Along the coasts of rocky beaches, an intricate ecological community inhabits the ‘rocky intertidal’ areas. The variety of rocks is home to an array of slimy, squishy, and colorful organisms. This intertidal community is comprised of nine species: three different algae, three stationary filter-feeders, and three mobile consumers. The three algae, Nori Seaweed, Black Pine, and Coral Weed, are the community’s producers and inhabit the bottom of the food chain. The next three species are stationary consumers. They are Mussel, Goose Neck Barnacle, and Acorn Barnacle. Because of their consumer status, they are more competitively dominant than algae. The last three components are the mobile consumers: Whelk, Chiton, and Starfish. They
The Sublittoral is the region of the ocean below the low tide limit and extends all the way to the edge of the continental shelf. This zone is submerged permanently despite the turn of the tides and the intra/interspecific competition for space is extreme. Organisms in this region rarely experience intense sun or air exposure and organisms such as blue
A variety of fish species make coral reefs their home. They use the branches of the corals during the day and night for protection against predators. (Coker, Pratchett and Munday). In the experiment of Coker, Pratchett and Munday, it shows relocation of fishes when their host is harmed by bleaching as shown in Figure 5.
Floras and microbes are additional main biotic mechanisms of many oceanic ecosystems. Microbes act as decomposers for oceanic ecosystems, and they break defunct living matter and transforms it into vitality that is used by other existing organisms in the oceanic ecosystem. Detrivores, which are a type of animal, also eat deceased or putrefying plants and animal matter. Algae, which are autotrophs, appear as the head herbal vivacity and primary producers in oceanic ecosystems. The sunlight transforms the light into energy for nourishment for marine plants. Heat and light are focal abiotic factors discovered in essentially all oceanic ecosystems, consequently oceanic ecosystems has some broaden abiotic mechanisms, comprising viscosity and many more. The power that the bulk of an organism is called buoyancy. The durability of the drive of seawater is called viscosity. These abiotic factors source to the drive of all organisms in oceanic systems. Sunlight pierces the sea exterior only about 65 feet. As there is more salt in the Great Barrier Reef than in other oceanic ecosystems the marine holds less oxygen than the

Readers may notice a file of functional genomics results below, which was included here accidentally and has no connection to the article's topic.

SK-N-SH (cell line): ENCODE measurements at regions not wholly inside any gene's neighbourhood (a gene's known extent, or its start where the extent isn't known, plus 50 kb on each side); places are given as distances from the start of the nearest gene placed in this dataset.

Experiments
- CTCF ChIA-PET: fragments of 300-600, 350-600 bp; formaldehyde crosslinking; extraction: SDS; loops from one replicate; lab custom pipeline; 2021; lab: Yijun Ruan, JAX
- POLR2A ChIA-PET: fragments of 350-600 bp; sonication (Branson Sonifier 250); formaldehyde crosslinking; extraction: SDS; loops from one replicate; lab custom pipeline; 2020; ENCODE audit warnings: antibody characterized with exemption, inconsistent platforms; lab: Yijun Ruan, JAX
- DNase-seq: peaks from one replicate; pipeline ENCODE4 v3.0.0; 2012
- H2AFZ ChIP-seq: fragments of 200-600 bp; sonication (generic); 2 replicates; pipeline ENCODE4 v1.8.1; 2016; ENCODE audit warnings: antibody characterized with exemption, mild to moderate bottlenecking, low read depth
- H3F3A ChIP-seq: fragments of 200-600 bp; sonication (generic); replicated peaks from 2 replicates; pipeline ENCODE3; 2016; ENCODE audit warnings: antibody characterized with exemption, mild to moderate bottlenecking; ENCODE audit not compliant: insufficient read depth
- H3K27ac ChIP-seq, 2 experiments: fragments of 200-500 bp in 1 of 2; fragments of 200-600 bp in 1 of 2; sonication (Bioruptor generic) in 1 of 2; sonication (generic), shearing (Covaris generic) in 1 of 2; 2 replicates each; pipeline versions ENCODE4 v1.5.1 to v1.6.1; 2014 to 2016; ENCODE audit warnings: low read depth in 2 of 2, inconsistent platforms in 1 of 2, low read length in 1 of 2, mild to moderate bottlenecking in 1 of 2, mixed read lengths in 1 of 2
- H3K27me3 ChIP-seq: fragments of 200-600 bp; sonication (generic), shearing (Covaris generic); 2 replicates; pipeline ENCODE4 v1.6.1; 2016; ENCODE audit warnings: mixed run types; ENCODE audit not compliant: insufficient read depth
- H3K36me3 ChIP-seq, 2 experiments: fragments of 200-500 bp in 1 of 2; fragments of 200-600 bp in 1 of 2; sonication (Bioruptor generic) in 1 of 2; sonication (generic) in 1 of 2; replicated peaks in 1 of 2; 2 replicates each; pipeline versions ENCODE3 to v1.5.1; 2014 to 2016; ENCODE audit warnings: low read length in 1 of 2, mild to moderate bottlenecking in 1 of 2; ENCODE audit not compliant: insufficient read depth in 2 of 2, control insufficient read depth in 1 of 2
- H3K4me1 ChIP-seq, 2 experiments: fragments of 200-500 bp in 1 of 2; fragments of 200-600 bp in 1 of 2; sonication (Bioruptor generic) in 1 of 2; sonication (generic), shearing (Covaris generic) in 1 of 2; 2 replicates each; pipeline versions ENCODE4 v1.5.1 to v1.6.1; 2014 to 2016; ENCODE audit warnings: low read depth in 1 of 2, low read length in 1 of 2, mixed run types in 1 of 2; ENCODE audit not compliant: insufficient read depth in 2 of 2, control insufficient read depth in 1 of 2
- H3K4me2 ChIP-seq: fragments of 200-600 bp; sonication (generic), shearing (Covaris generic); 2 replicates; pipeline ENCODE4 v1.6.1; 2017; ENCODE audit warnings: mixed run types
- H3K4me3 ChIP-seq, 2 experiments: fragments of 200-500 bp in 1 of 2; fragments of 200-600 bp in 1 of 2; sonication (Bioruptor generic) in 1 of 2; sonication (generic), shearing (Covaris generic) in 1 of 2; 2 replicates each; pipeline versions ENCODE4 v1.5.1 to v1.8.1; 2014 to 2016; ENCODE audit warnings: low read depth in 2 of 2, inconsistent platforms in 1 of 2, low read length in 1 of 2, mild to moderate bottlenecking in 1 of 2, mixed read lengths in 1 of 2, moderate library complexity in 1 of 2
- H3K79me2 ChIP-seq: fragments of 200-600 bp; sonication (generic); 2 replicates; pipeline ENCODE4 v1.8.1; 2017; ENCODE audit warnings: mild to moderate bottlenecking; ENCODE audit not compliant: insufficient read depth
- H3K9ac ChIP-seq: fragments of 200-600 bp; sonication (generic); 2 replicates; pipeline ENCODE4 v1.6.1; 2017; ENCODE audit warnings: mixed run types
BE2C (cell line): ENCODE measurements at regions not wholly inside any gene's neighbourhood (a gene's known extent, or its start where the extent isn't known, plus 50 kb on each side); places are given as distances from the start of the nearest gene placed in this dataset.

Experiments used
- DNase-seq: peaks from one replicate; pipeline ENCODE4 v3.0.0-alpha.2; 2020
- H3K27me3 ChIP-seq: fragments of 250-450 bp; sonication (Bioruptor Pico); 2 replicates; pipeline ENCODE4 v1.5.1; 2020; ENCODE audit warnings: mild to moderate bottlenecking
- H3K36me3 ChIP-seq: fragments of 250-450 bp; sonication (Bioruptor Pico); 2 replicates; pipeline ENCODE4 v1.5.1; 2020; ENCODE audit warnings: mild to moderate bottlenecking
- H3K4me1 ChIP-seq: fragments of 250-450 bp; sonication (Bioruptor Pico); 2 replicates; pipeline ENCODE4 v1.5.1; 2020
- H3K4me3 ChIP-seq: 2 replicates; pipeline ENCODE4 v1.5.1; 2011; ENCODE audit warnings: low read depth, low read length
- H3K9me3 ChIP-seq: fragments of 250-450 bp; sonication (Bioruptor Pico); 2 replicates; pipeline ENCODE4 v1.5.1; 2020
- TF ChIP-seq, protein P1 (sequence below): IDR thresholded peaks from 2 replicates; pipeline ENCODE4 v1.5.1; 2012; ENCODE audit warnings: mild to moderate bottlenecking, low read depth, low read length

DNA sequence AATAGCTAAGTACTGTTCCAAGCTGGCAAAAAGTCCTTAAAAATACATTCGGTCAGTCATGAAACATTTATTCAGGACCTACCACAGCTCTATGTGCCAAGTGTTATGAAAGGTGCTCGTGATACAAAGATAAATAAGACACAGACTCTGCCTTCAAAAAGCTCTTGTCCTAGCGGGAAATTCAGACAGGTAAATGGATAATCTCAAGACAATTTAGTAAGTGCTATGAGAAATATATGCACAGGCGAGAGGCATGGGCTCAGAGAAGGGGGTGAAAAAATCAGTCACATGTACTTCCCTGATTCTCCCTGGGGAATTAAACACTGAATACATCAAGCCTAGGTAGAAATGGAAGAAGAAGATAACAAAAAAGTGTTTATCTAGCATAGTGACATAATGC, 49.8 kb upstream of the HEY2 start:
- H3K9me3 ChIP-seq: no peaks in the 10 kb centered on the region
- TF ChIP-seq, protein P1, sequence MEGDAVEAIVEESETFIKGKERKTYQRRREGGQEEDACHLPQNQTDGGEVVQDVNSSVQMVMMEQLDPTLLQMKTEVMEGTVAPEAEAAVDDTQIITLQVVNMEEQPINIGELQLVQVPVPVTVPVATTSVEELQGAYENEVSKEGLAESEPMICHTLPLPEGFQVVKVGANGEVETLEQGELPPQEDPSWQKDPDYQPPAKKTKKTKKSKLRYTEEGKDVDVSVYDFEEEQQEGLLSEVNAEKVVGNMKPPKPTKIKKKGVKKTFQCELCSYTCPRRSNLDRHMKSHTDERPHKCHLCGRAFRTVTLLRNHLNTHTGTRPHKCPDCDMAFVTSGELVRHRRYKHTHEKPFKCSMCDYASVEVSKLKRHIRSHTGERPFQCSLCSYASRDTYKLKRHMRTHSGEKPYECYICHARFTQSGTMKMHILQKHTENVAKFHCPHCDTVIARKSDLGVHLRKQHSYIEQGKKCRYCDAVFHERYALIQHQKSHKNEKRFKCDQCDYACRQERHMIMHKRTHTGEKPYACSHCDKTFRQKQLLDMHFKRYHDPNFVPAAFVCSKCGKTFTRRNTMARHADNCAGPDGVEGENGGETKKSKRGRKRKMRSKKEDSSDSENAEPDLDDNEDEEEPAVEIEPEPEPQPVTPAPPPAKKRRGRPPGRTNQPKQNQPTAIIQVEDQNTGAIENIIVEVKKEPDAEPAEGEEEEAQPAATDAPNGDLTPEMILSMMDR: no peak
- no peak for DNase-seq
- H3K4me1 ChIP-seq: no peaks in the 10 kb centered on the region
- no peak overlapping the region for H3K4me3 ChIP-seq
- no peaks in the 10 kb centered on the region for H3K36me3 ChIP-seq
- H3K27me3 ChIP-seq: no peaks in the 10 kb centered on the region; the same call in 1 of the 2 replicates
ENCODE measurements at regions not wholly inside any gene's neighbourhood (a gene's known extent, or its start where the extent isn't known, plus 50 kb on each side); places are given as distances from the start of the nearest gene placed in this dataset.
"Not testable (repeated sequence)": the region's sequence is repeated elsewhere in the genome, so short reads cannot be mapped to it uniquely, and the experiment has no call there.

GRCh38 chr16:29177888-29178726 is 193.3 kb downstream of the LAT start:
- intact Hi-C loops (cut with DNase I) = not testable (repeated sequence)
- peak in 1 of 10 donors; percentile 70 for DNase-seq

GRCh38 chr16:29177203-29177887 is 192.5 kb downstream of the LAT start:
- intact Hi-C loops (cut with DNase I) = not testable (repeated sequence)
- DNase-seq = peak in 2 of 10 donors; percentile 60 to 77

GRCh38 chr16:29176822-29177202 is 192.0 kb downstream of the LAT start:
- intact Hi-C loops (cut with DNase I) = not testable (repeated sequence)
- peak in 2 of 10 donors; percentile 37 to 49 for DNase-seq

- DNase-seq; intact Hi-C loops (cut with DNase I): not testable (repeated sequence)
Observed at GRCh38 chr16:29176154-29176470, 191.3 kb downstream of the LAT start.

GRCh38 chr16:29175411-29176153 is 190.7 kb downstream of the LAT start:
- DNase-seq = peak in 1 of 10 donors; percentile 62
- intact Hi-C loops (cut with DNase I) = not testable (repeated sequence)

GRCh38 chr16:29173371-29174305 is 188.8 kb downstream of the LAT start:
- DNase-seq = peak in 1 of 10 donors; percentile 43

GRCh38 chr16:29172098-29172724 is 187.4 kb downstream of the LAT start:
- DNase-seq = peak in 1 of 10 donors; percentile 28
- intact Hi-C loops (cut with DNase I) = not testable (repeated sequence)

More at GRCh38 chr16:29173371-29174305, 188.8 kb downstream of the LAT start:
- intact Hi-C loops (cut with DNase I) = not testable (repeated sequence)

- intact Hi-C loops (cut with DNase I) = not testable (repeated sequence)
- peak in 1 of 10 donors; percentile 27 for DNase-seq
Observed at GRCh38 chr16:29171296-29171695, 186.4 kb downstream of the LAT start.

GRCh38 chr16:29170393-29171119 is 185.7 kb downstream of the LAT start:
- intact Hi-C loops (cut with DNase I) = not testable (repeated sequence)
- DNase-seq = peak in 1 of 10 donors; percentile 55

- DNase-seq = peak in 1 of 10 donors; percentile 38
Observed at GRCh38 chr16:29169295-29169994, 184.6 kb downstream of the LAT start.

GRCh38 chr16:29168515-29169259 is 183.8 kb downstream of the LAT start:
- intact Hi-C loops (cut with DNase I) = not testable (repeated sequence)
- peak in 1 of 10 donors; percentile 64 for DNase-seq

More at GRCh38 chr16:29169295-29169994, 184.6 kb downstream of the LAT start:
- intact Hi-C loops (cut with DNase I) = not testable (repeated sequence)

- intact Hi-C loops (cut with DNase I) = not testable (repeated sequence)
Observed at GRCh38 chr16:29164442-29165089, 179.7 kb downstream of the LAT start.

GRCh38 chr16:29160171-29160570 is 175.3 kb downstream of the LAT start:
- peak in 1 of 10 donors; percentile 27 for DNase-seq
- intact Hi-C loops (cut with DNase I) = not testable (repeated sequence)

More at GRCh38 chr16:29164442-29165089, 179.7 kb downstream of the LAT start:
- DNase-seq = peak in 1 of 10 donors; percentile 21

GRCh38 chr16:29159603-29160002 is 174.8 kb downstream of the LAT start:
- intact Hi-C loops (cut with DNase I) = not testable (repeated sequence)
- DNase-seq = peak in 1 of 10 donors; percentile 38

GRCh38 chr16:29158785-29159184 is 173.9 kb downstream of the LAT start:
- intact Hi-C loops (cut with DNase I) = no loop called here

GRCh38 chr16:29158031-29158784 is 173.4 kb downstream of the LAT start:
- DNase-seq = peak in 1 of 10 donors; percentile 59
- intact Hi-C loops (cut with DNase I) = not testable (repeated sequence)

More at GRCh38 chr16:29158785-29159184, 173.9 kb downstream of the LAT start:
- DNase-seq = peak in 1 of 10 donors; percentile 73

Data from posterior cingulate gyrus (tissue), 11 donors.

The off-shore marine environment changes intensively with the change in the ocean depth. There are three distinctive zones that can be classified along the depth which is the Epipelagic which extends from the sea surface to a depth of 200 meters, the mesopelagic which extends from a depth of 200 meters to a depth of a 1000 meters and then the Deep sea which extends from a depth of a 1000 meters to the sea floor (Castro & Huber, 2010). The Deep sea can then be divided into a further three zones (Figure 01) Bathypelagic which extends from a depth of a 1000 meters to 4000 meters, Abyssopelagic which extends from a depth of 4000 meters to 6000 meters and then the Hadopelagic which extends which extends from a depth of 6000 meters to the sea floor (Castro & Huber, 2010).
The intertidal rocky shore of Caloundra Beach is inhabited by diverse range of biodiversity of animals and plants, many of which have developed high levels of adaptations throughout their existence. The very boundary of marine and terrestrial ecosystem, this environment is subjected to extremes of the physical environment such as temperature, desiccation, wave turbulence as well the ecological interactions that commonly occur in biotic communities (e.g. competition, predation). However Rocky intertidal shores are easily accessible by humans and provide an enjoyable opportunity for passive recreation and for science and environmental education as well.
An investigation into the effects of varying seawater concentrations on two marine invertebrates’ osmoregulatory abilities; Carcinus maenas and Arenicola marina.
The coral reef surveyors were instructed to find the best sites that they believed had the most living coral and were thought to be least affected by human activities. This would allow Hodgson to determine if human activities were having an appreciable effect on the supposed pristine coral reefs, which were distant from urban centers. The invertebrate survey was undertaken at two depth intervals of 3m and 10m. Four 0.5 m wide by 20 m long belts were placed on the coral reef. Over a period of 3-5 minutes the observers counted the number of invertebrates found on the belts. The coral survey was performed, by placing four 20 m long belts on the coral substrate. At 0.5 m intervals the substrate on which the belts were lying was examined and recorded.